Monday, September 27, 2010


When I first learned about cobbing, I thought, "Aha, I'll never need to face my fear of wood or measuring again! I'll just cob it until it's right." However, I have found my lack of knowledge and proficiency in this area to be more and more limiting as time goes on. I first faced up to my fear this summer by building a solar chimney dehydrator.

With that under my belt, I was lucky enough to get the chance to return to the Thunder Mountain Retreat Sanctuary, this time to attend a timberframing workshop. Led by Sarah Highland, assisted by Liz Johndrow, and hosted by the PeaceWeavers, this was a week of intense learning, hysterical fun, and blossoming friendships. Sarah's gentle and precise teaching helped all of us (six women and two men or so) gain an appreciation for the wood and a beginning understanding of timberframing. I learned how to see increments of 1/16 of an inch, and how to split a knife line with a (very sharp) saw. Seeing how Sarah ran the workshop, and how PeaceWeavers ran their lives with us in their midst, I am ever more grateful for my natural building family and all they have to teach me.

Yet more plastering in Washington

I say Washington, but it's really Maryland. This was my third trip down, and this time Eric and I did some lime plastering over earthen base coats, on the back side of the strawbale studio he's been building there for the last couple years.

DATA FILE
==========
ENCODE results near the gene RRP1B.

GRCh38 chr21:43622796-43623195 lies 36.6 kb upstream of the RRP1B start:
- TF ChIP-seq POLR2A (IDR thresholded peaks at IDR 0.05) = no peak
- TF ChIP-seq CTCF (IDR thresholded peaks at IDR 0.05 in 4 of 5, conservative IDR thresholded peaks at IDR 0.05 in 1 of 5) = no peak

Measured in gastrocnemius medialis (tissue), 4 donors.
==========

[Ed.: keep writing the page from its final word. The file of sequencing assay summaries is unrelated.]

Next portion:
We used Red Top Gauging Plaster to speed up the lime set, along with some Set Retarder to slow down the set up of the Red Top. This gave us about half an hour of working time before the material became too firm to spread. I'd never worked with these additives before, but the lime seemed well behaved in their company. Cactus juice and rice flour paste rounded out the mix, making the plaster smooth and creamy.

You can read more about this place on Eric's blog, and also in some of my other blog entries below.

Wednesday, September 1, 2010

Straw/clay toilet wall

Before going full steam ahead on my plan to build a straw/clay partition wall in our house, I thought it prudent to practice somewhere less obtrusive first. Our bucket toilet is due for some renovations, to fix the rather visually permeable partition wall, and to re-do the toilet to make for a more comfortable sit.

Sophie and Kat pulled apart the old set up, and we amended the wall frame to work for straw/clay. Once the rather arduous prep work was finally done (lumber's in the barn, tools are in the house, hammer's nowhere to be found), it took only a few moments to stuff the wall cavity. I learned that, for a wall this thin (4"), I'll want to compact the straw more firmly than I did, and will also be more generous with the slip. I had a fair bit it re-packing and patching to do where things didn't hold together to my liking.

Slip and base coat plaster went on smoothly, though the plaster shrunk more than I figured it might. For the back side of the wall, I added piles of chopped straw; thought it might offer my sometimes squishy wall a bit more support. We'll see. Finish coat is next, and I'm thinking of using some clay that I picked up in Maryland; it's pink as pink can be.

My plaster recipe was:

Sand (32, 56 & 74 mesh) 2, 3 and 1 parts respectively
Clay (EPK) 4 parts
Soaked paper 3 parts
Casien 0.125 parts
Chopped straw less on one side, more on the other

I've been reading Carol Crews' new plaster book, Clay Culture, and I'm finding it to be an excellent resource, full of history, recipes and encouragement. Any questions I had during this process were quickly answered by flipping through her book. I highly recommend it.